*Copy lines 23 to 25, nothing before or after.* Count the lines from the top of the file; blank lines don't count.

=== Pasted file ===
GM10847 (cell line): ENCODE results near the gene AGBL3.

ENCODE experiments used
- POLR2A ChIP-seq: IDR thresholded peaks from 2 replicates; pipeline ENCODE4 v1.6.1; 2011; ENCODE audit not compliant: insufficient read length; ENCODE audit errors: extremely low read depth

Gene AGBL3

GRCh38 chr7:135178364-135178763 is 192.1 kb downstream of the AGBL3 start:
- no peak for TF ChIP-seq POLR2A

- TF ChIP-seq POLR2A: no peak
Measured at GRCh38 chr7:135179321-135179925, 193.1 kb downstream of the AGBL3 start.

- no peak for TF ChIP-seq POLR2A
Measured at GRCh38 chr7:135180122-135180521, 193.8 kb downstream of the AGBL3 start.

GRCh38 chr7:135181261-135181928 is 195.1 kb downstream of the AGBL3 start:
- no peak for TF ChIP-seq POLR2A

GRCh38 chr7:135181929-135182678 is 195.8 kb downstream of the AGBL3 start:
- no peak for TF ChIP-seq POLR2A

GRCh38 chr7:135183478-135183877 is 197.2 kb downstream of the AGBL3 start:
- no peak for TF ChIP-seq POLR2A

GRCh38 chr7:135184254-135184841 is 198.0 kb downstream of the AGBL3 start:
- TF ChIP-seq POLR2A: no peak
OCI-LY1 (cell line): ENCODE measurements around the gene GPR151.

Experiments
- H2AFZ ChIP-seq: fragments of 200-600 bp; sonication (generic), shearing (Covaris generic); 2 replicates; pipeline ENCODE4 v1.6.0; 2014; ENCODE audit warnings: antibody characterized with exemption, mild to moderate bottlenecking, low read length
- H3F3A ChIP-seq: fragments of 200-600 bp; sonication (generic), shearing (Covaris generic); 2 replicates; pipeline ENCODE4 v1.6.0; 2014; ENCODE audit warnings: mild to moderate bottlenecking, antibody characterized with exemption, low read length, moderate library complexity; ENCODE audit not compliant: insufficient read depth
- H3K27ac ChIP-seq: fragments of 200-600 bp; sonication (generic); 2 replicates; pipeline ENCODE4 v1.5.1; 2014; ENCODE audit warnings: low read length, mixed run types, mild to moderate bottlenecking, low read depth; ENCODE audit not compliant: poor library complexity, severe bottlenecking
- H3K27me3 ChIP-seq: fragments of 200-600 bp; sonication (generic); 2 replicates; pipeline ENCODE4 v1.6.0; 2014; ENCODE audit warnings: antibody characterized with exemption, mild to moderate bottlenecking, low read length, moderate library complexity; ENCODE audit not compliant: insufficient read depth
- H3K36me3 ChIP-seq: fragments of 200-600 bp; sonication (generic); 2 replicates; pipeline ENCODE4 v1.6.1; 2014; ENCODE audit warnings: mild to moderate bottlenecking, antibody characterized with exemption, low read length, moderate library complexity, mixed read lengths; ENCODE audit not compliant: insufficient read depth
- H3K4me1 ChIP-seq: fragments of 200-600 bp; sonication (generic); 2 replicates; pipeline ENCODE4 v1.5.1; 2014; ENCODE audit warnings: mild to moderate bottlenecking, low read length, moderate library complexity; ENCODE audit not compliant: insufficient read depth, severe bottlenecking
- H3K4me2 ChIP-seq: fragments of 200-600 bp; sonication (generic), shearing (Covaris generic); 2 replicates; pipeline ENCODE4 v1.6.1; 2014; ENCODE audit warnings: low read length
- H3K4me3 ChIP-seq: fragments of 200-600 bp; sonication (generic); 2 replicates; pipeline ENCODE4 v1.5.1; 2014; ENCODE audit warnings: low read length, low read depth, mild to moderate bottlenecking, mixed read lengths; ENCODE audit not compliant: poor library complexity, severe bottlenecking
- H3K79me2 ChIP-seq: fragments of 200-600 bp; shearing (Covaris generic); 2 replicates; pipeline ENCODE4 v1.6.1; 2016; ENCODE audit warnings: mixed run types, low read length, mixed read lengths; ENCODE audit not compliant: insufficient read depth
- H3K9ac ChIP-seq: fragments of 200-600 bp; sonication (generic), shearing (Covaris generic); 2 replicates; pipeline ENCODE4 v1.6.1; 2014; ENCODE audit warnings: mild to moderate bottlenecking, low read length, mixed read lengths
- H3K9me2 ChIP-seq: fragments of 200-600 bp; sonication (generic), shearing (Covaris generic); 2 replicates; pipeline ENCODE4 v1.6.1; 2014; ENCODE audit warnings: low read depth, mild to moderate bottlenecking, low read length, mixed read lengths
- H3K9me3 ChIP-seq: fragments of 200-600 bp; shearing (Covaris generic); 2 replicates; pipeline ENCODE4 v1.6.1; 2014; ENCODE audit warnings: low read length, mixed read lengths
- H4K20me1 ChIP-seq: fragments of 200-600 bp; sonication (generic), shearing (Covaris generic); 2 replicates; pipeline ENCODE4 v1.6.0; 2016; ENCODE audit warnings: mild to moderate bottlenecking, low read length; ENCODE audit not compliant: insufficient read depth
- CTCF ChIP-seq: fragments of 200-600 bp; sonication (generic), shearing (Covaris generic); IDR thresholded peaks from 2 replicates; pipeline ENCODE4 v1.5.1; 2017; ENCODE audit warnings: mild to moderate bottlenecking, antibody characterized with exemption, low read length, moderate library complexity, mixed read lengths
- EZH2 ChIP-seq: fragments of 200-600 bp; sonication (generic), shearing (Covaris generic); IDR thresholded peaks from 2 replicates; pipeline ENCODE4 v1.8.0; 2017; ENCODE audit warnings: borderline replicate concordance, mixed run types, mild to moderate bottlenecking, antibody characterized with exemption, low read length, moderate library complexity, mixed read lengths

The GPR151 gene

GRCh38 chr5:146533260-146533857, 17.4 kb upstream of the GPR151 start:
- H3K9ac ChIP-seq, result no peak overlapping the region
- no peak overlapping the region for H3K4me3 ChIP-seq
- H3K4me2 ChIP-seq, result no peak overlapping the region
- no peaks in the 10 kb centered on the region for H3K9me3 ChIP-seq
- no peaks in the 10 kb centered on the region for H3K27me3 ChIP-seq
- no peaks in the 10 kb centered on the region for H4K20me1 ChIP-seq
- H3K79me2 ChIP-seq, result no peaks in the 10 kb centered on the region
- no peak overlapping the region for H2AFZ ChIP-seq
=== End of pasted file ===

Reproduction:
- H3K27ac ChIP-seq: fragments of 200-600 bp; sonication (generic); 2 replicates; pipeline ENCODE4 v1.5.1; 2014; ENCODE audit warnings: low read length, mixed run types, mild to moderate bottlenecking, low read depth; ENCODE audit not compliant: poor library complexity, severe bottlenecking
- H3K27me3 ChIP-seq: fragments of 200-600 bp; sonication (generic); 2 replicates; pipeline ENCODE4 v1.6.0; 2014; ENCODE audit warnings: antibody characterized with exemption, mild to moderate bottlenecking, low read length, moderate library complexity; ENCODE audit not compliant: insufficient read depth
- H3K36me3 ChIP-seq: fragments of 200-600 bp; sonication (generic); 2 replicates; pipeline ENCODE4 v1.6.1; 2014; ENCODE audit warnings: mild to moderate bottlenecking, antibody characterized with exemption, low read length, moderate library complexity, mixed read lengths; ENCODE audit not compliant: insufficient read depth